III. No person shall be deprived of the inestimable privilege of worshipping Almighty God in a manner agreeably to the dictates of his own conscience: nor under any pretence whatever be compelled to attend any place of worship contrary to his faith and judgment; nor shall any person be obliged to pay tithes, taxes, or
other rates, for building or repairing any church or churches, place or places of worship, or for the maintenance of any minister or ministry, contrary to what he believes to be right, or has deliberately and voluntarily engaged to perform.
IV. There shall be no establishment of one religious sect in preference to another; no religious test shall be required as a qualification for any office of public trust; and no person shall be denied the enjoyment of any civil right merely on account of his religious principles.
V. Every person may freely speak, write, and publish his sentiments on all subjects, being responsible for the abuse of that right. No law shall be passed to restrain or abridge the liberty of speech or of the press. In all prosecutions or indictments for libel, the truth may be given in evidence to the jury; and if it shall appear to the jury that the matter charged as libellous is true, and was published with good motives and for justifiable ends, the party shall be acquitted ; and the jury shall have the right to determine the law and the fact.
VI. The right of the people to be secure in their persons, houses, papers, and effects, against unreasonable searches and seizures, shall not be violated ; and no warrant shall issue but upon probable cause, supported by oath or affirmation, and particularly describing the place to be searched and the papers and things to be seized.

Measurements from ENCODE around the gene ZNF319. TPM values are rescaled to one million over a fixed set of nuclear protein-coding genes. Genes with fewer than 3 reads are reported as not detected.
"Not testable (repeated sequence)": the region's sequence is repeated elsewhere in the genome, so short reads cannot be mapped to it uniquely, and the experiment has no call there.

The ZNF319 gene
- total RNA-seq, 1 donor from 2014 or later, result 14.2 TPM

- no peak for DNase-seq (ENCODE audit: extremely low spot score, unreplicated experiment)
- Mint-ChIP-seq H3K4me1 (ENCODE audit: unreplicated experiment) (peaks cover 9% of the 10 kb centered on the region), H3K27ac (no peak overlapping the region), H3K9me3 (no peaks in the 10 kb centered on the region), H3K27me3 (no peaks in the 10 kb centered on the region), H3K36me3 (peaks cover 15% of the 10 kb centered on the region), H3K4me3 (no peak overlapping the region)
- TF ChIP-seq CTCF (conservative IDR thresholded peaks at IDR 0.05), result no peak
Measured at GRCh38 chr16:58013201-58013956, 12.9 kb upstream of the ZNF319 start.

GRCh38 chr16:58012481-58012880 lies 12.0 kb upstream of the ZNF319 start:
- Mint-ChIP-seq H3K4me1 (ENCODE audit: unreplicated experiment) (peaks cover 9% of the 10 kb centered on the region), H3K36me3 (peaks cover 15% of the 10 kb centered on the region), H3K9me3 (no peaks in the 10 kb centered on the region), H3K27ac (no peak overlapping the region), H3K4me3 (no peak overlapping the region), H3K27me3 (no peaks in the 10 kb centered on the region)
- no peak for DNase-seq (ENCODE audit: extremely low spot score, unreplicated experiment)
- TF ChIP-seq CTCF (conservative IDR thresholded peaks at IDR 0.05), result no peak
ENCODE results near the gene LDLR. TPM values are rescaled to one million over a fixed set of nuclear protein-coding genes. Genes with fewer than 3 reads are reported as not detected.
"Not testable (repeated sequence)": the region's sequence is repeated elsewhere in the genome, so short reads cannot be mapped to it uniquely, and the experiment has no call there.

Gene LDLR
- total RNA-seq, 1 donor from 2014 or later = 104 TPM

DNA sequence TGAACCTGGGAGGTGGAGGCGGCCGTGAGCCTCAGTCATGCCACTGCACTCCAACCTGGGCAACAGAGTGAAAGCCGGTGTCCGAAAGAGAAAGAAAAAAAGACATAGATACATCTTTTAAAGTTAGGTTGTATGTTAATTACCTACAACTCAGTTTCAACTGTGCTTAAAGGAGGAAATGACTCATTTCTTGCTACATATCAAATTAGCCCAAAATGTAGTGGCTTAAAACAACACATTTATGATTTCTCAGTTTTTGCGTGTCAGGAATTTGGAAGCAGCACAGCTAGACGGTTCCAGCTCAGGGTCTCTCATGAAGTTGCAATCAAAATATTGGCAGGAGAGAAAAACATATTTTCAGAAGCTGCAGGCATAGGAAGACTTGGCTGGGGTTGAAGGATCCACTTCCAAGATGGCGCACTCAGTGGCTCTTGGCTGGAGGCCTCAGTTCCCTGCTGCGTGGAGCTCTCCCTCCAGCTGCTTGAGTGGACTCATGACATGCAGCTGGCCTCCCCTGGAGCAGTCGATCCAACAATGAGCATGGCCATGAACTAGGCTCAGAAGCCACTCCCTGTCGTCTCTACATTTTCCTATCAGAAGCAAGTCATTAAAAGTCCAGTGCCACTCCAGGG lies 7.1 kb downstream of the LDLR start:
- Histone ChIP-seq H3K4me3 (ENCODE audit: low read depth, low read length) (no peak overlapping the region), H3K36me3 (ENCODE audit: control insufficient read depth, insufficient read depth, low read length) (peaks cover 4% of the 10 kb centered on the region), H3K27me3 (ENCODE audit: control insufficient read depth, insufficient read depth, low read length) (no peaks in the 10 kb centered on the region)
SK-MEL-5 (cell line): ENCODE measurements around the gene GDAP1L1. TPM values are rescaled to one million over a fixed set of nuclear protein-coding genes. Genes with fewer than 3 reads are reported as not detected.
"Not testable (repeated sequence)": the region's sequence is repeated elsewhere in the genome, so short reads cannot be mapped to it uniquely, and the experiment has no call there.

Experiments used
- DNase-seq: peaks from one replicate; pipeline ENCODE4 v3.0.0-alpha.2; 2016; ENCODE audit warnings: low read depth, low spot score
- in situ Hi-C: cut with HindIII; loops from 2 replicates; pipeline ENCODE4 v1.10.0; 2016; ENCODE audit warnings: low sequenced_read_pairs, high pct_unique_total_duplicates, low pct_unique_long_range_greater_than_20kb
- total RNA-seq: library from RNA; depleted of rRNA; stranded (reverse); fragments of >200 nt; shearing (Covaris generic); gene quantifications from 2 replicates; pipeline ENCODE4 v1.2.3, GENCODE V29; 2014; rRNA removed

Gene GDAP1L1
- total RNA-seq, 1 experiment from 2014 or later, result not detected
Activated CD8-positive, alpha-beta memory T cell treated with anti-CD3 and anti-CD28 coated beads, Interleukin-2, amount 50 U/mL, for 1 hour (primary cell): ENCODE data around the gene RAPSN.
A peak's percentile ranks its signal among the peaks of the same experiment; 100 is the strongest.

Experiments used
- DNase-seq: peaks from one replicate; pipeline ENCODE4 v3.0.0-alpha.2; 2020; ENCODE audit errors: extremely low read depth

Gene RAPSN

VII. The right of trial by jury shall remain inviolate: but the legislature may authorize the trial of civil suits, when the matter in dispute does not exceed fifty dollars, by a jury of six men.
VIII. In all criminal prosecutions the accused shall have the right to a speedy and public trial by an impartial jury ; to be informed of the nature and cause of the accusation; to be confronted with the witnesses against him; to have compulsory process for obtaining witnesses in his favor, and to have the assistance of counsel in his defence.
IX. No person shall be held to answer for a criminal offence, unless on the presentment or indictment of a grand jury, except in cases of impeachment, or in cases cognizable by justices of the peace, or arising in the army or navy, or in the militia, when in actual service in time of war or public danger.
X. No person shall, after acquittal, be tried for the same offence. All persons shall, before conviction, be bailable by sufficient sureties, except for capital offences, when the proof is evident or presumption great.
XI. The privilege of the writ of habeas corpus shall not be suspended, unless in case of rebellion or invasion the public safety may require it.
XII. The military shall be in strict subordination to the civil power.
XIII. No soldier shall, in time of peace, be quartered in any house without the consent of the owner, nor in time of war, except in a manner prescribed by law.
XIV. Treason against the state shall consist only in levying war against it, or in adhering to its enemies, giving them aid and comfort. No person shall be convicted of treason, unless on the testimony of two witnesses to the same overt act, or on confession in open court.
XV. Excessive bail shall not be required, excessive fines shall not be imposed, and cruel and unusual punishments shall not be inflicted.
XVI. Private property shall not be taken for public use without just compensation, but land may be taken for public highways as heretofore, until the legislature shall direct compensation to be made.
XVII. No person shall be imprisoned for debt in any action, or on any judgment founded upon contract, unless in cases of fraud; nor shall any person be imprisoned for a militia fine in time of peace.
XVIII. The people have a right freely to assemble together, to consult for the common good, to make known their opinions to their representatives, and to petition for redress of grievances.
XIX. This enumeration of rights and privileges shall not be construed to impair or deny others retained by the people.
RIGHT OF SUFFRAGE.
I. Every white male citizen of the United States, of the age of twenty-one years, who shall have been a resident of this state one